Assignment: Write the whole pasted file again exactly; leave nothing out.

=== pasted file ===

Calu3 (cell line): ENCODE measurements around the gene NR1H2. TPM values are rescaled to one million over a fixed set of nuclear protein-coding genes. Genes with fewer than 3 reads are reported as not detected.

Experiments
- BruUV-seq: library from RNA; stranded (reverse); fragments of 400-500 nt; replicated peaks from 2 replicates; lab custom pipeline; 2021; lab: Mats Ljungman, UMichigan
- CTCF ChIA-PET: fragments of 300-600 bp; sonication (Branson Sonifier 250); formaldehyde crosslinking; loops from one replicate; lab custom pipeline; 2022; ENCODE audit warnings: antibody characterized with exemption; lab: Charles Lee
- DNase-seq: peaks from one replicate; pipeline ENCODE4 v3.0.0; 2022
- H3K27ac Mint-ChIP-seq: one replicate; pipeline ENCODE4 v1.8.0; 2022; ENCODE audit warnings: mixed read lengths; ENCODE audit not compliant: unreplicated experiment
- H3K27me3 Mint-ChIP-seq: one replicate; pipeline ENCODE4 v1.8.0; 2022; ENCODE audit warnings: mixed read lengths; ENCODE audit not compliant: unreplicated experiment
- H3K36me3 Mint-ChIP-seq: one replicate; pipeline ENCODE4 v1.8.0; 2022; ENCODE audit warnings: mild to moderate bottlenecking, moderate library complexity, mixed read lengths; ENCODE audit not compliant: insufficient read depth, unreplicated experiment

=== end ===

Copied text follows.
Calu3 (cell line): ENCODE measurements around the gene NR1H2. TPM values are rescaled to one million over a fixed set of nuclear protein-coding genes. Genes with fewer than 3 reads are reported as not detected.

Experiments
- BruUV-seq: library from RNA; stranded (reverse); fragments of 400-500 nt; replicated peaks from 2 replicates; lab custom pipeline; 2021; lab: Mats Ljungman, UMichigan
- CTCF ChIA-PET: fragments of 300-600 bp; sonication (Branson Sonifier 250); formaldehyde crosslinking; loops from one replicate; lab custom pipeline; 2022; ENCODE audit warnings: antibody characterized with exemption; lab: Charles Lee
- DNase-seq: peaks from one replicate; pipeline ENCODE4 v3.0.0; 2022
- H3K27ac Mint-ChIP-seq: one replicate; pipeline ENCODE4 v1.8.0; 2022; ENCODE audit warnings: mixed read lengths; ENCODE audit not compliant: unreplicated experiment
- H3K27me3 Mint-ChIP-seq: one replicate; pipeline ENCODE4 v1.8.0; 2022; ENCODE audit warnings: mixed read lengths; ENCODE audit not compliant: unreplicated experiment
- H3K36me3 Mint-ChIP-seq: one replicate; pipeline ENCODE4 v1.8.0; 2022; ENCODE audit warnings: mild to moderate bottlenecking, moderate library complexity, mixed read lengths; ENCODE audit not compliant: insufficient read depth, unreplicated experiment